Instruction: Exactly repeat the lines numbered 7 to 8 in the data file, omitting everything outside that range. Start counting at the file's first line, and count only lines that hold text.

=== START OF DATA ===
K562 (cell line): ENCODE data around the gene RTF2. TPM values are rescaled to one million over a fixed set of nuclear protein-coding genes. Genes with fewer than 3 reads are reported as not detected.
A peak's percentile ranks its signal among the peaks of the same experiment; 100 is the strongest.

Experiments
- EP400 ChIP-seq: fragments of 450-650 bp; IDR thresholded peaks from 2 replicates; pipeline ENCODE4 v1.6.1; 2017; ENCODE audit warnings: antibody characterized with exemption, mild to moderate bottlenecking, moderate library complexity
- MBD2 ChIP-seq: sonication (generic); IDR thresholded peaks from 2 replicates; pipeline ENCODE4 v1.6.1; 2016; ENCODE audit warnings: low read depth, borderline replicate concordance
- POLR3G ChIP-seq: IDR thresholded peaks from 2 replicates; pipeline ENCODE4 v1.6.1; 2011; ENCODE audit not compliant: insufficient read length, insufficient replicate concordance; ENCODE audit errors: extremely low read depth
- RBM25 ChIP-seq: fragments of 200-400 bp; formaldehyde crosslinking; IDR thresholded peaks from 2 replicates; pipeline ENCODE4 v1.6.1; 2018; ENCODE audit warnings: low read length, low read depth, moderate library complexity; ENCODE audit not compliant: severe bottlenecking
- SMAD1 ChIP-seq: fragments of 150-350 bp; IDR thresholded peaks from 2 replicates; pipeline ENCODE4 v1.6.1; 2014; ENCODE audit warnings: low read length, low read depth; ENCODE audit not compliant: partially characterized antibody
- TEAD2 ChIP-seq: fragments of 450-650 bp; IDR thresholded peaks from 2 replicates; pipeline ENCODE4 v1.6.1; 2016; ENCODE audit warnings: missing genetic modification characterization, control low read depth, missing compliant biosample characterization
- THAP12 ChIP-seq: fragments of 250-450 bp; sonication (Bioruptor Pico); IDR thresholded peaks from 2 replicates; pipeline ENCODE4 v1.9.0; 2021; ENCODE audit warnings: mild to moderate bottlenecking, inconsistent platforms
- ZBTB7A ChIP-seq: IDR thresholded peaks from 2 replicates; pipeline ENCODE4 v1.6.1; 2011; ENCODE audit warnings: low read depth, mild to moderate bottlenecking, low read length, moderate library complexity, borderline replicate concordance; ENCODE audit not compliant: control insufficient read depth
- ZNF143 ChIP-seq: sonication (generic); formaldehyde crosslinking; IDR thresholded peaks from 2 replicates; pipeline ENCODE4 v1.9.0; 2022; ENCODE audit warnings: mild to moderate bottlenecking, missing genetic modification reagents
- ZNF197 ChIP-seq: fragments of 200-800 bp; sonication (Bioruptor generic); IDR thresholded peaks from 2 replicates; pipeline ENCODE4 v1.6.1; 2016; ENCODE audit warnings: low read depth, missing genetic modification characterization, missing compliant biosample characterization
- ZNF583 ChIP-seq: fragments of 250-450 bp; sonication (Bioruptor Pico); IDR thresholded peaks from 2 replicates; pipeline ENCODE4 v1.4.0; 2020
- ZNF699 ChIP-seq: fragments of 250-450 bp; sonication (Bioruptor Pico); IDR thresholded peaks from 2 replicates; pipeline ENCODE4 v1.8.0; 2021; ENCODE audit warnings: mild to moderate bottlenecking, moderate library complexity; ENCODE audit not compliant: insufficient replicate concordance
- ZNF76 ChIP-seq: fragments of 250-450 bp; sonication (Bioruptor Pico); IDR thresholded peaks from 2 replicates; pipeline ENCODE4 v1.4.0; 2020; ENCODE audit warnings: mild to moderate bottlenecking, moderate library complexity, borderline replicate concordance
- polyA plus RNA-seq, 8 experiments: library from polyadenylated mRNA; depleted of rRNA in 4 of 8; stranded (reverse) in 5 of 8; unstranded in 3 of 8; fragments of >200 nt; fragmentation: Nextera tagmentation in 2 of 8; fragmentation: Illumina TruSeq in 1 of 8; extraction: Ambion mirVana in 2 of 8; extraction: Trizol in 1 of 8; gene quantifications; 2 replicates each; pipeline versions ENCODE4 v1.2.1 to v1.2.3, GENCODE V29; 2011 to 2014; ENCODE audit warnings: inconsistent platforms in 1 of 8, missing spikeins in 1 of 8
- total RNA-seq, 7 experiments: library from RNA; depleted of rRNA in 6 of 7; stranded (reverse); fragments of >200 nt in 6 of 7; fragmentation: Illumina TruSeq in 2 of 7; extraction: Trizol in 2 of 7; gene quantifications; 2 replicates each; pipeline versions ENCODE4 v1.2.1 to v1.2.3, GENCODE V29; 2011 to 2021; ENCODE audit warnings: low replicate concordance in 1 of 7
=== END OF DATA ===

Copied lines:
- RBM25 ChIP-seq: fragments of 200-400 bp; formaldehyde crosslinking; IDR thresholded peaks from 2 replicates; pipeline ENCODE4 v1.6.1; 2018; ENCODE audit warnings: low read length, low read depth, moderate library complexity; ENCODE audit not compliant: severe bottlenecking
- SMAD1 ChIP-seq: fragments of 150-350 bp; IDR thresholded peaks from 2 replicates; pipeline ENCODE4 v1.6.1; 2014; ENCODE audit warnings: low read length, low read depth; ENCODE audit not compliant: partially characterized antibody